Updated: Oct 27, 2021
One thing I’ve been asked many times over the years is what it was like to grow up with one hand. Questions such as… Was I bullied in school? How did I learn to drive? How did I get a job? What’s it like to go on a date?
Up until very recently, I didn’t know anyone else who had a limb difference like mine, so I’ve had to figure out a lot of these things by myself - and usually the hard way (in typical Sarah style!).
Now that I am almost 30, I’ve gained a fair amount of life experience - from school, university, jobs, friends and boyfriends – and I’ve learnt an awful lot along the way (sometimes with hilarious consequences!).
I thought I’d share some of those experiences here, as an insight for others who may be in a similar situation but also to reassure people that ‘you got this!’ and it will all be ok.
1. The Job Interview
After studying graphic design at university, I started to apply for jobs in the field. At the time, I was pretty shy about my arm and didn’t want it to affect my chances. I wanted them to know me and my work before my arm, so I would hide it.
However, after going for an interview and then being offered the job, it suddenly felt a bit awkward telling them, as it seemed a bit too late. On my first day, I arrived not knowing if anyone knew. I was so nervous I didn’t want to use my keyboard in case anyone noticed and freaked out, so I sat in a total panic.
I finally decided to email my boss, to ask if we could have a chat. Ten minutes later I was standing in their office trying to explain how I only have one hand, with him looking at me very puzzled. He turned to me and said of course he noticed at the interview, but my work and other skills were more important and it was nothing to worry about.
Tip 1 on growing up
Be confident with who you are: Your limb difference makes you you, but it is your personality and hard work that get you places in life.
2. The primary school crush
I was very fortunate at school, as I had my sister and my best friend there and if anyone messed with me, they would have to answer to them! However, I did have the usual head turns, prodding and questioning, which is expected of young, curious children. When I was in primary school, I got a new prosthetic hand - one which was robotic with fingers that moved!! I couldn’t wait to take it in to show everyone.
But this was the early 2000’s and prosthetic arms were either hooks or weighed a ton. This particular one had a massive battery, a skin colour that was three shades darker than mine and basically scared the hell out of everyone who saw it!
I really fancied one of the boys in my class and thought he would be so impressed when he saw it. So, at break time, I went up to him and showed him how it worked. I decided it would be funny to pinch his nose with it, but as the fingers closed the battery ran out and it got STUCK!! He screamed and ran away after fighting it off. (He is now married to one of the other girls from our class!).
Tip 2 on growing up
Be you: Friends and loved ones love you no matter what, so be your silly, beautiful and inspiring self.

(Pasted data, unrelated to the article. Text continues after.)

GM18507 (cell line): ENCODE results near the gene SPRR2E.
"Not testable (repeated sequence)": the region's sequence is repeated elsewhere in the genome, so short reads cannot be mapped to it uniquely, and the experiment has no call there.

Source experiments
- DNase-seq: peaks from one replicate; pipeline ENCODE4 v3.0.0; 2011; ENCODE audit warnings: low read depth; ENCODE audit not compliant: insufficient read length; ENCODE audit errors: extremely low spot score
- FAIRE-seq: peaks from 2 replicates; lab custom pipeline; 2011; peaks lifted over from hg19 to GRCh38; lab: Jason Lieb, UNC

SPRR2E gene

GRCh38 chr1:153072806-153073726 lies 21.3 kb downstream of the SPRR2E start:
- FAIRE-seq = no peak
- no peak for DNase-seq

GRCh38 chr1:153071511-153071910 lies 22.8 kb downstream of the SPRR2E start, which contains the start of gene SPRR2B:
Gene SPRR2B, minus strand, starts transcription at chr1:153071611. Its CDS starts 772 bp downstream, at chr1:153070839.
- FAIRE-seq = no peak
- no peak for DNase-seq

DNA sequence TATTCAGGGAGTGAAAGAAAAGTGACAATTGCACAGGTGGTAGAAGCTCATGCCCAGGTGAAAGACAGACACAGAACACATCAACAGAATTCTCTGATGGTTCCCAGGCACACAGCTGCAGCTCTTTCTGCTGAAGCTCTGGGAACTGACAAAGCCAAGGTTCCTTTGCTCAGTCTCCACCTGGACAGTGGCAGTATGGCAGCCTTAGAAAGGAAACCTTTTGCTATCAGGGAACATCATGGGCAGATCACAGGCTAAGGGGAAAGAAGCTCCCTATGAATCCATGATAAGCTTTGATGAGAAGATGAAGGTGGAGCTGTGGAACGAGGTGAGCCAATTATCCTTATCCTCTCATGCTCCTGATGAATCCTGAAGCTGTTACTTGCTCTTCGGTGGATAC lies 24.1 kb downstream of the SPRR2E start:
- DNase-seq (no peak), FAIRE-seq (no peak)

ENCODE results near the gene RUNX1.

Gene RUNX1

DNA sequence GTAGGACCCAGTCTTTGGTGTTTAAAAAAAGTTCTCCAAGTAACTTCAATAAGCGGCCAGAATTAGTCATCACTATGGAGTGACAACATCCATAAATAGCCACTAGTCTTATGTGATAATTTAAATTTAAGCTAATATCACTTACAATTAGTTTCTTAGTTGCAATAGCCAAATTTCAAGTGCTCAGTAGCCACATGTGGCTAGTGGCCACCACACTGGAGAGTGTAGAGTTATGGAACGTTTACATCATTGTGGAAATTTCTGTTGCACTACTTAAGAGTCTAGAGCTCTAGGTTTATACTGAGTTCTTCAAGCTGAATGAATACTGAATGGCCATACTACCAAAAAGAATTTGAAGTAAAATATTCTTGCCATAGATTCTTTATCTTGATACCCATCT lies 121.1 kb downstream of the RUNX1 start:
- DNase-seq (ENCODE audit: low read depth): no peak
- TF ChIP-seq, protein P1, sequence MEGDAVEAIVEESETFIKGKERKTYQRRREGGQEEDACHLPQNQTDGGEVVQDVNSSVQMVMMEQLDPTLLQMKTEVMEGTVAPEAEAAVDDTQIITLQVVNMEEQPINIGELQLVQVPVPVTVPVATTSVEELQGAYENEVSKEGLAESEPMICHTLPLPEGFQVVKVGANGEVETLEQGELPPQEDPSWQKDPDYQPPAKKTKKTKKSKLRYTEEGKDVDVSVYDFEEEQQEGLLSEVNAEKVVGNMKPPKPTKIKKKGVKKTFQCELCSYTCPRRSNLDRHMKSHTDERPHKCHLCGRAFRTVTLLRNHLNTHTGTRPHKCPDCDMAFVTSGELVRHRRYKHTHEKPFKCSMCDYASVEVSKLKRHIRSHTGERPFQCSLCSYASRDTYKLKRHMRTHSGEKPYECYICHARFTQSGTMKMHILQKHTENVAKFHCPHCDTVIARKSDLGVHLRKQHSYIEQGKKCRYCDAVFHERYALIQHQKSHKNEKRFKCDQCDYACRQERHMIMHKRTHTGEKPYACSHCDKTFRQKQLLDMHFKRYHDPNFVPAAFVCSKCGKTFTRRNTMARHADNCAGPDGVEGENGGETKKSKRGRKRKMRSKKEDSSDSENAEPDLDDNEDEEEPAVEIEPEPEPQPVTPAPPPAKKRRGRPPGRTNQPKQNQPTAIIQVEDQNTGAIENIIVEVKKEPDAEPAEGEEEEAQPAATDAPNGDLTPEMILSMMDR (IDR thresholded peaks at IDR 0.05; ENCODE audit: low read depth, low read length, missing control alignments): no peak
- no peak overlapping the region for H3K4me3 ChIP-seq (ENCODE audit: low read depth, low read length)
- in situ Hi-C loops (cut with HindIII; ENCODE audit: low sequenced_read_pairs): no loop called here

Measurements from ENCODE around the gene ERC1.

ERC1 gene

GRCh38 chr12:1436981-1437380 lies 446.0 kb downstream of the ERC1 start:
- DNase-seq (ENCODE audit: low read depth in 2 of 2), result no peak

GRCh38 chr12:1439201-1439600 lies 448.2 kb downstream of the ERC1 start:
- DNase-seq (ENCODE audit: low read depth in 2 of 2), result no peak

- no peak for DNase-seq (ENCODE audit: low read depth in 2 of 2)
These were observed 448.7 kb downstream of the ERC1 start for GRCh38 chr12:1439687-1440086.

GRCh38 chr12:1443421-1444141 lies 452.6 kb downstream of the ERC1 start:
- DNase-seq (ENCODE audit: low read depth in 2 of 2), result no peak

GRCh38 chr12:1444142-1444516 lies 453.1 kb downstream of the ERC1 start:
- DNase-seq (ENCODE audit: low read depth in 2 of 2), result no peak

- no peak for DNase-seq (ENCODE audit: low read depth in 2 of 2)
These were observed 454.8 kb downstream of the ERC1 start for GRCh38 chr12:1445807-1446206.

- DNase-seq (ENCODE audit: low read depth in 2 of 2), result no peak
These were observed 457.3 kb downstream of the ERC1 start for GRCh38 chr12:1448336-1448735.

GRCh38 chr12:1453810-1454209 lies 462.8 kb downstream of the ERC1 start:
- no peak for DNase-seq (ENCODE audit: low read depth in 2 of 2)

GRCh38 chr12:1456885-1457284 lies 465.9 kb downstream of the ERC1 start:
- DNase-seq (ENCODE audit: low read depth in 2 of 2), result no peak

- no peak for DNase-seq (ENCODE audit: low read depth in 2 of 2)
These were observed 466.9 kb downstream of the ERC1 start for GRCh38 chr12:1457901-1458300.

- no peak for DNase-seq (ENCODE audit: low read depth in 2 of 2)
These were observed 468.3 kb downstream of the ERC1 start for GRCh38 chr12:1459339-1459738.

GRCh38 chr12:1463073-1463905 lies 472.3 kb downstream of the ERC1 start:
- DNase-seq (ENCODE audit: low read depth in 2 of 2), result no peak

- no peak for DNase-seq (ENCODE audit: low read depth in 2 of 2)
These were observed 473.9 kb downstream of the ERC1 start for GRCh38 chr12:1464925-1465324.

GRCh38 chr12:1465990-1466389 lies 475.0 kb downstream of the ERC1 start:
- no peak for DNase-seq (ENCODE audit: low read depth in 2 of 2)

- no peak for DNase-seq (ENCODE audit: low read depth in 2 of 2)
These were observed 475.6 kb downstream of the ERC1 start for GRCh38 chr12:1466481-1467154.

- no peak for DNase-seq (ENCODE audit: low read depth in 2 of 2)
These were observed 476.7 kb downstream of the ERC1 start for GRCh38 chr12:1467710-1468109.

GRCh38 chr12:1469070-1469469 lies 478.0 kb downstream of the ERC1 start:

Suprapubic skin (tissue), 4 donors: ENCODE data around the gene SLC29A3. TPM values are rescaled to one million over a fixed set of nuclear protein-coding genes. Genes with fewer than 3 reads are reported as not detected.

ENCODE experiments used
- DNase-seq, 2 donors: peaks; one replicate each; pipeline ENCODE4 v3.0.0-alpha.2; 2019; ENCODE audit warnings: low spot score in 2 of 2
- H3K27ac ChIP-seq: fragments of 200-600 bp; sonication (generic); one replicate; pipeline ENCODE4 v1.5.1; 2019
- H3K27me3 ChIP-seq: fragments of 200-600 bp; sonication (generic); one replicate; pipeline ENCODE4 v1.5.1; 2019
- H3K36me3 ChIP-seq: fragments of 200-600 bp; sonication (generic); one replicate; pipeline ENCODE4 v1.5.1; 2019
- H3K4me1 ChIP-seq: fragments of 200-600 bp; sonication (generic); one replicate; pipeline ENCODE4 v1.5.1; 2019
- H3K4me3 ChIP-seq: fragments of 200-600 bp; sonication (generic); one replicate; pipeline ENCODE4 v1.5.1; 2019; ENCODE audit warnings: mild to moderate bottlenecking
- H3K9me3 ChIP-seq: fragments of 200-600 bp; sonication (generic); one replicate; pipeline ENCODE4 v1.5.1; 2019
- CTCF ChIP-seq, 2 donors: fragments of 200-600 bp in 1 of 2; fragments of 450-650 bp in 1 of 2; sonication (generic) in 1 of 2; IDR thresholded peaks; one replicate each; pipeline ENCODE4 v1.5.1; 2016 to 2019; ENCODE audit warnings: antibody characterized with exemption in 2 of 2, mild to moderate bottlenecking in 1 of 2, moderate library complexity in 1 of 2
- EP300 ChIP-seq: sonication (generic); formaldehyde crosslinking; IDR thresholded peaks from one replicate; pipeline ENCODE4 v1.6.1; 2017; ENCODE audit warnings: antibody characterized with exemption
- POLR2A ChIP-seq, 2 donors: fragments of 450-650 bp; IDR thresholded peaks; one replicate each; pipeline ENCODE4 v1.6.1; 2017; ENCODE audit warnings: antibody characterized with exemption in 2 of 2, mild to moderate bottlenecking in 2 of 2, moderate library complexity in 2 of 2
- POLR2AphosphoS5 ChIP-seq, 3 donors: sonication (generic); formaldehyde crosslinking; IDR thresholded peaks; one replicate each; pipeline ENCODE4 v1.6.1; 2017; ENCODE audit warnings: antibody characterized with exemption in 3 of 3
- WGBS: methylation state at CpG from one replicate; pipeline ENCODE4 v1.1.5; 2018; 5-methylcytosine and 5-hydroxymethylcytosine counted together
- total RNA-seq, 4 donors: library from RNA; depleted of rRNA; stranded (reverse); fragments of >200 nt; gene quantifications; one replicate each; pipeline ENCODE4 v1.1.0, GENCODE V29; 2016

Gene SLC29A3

3. Playing Pranks
Halloween is one time of year that the limb difference community can really shine! We have a free pass to shock every unaware adult and to terrify any trick or treaters who may come to the door. Me and my dad really came into our own here (and it was so much fun we didn’t just save our creativity for Halloween!).
For example, on a few occasions, I’ve broken a finger or two off my prosthetic hands and thrown them away. But one day, we had the idea to cover the hand and the half-decapitated fingers in fake blood. We then strategically placed it inside the wheelie bin and watched from the window as an absolutely mortified wheelie bin man started looking around very suspiciously.
This year's Halloween is going to be particularly fun now that I have my pet dog. Unknown to him, he has been roped into being the reason I’ll say I lost my hand in the first place. Sorry Woody!
Tip 3 on growing up
Have fun: Your limb difference is part of you so rock it and have fun with it!
Growing up with a limb difference
This is just a small snapshot of some of the experiences I have had growing up with a limb difference and finding my way. When I started writing this, I asked my mum for any stories she remembers and they had me in stitches.
From when my gran was hunting high and low for my other glove and then remembered she only needed one…
To when I would get my grandad to cut up my sausages even though he knew I could do it and just wanted him to help me….
And how I regularly guilted my sister into doing the washing up because I only had one hand, so how could she say no?
All these stories remind me that my family and friends were always there for me and - for better or worse - let me learn in my own unique way!
So, if there’s one thing I’d like people to take away from all this, it’s the reassurance that you’ve got this! It’s all going to be ok and anything is possible if you believe it to be.
Sarah is a Limb Buddy here at Koalaa and provides one-to-one support for families and individuals with limb difference. To find out more, take a look at: Meet our Limb Buddies or email firstname.lastname@example.org
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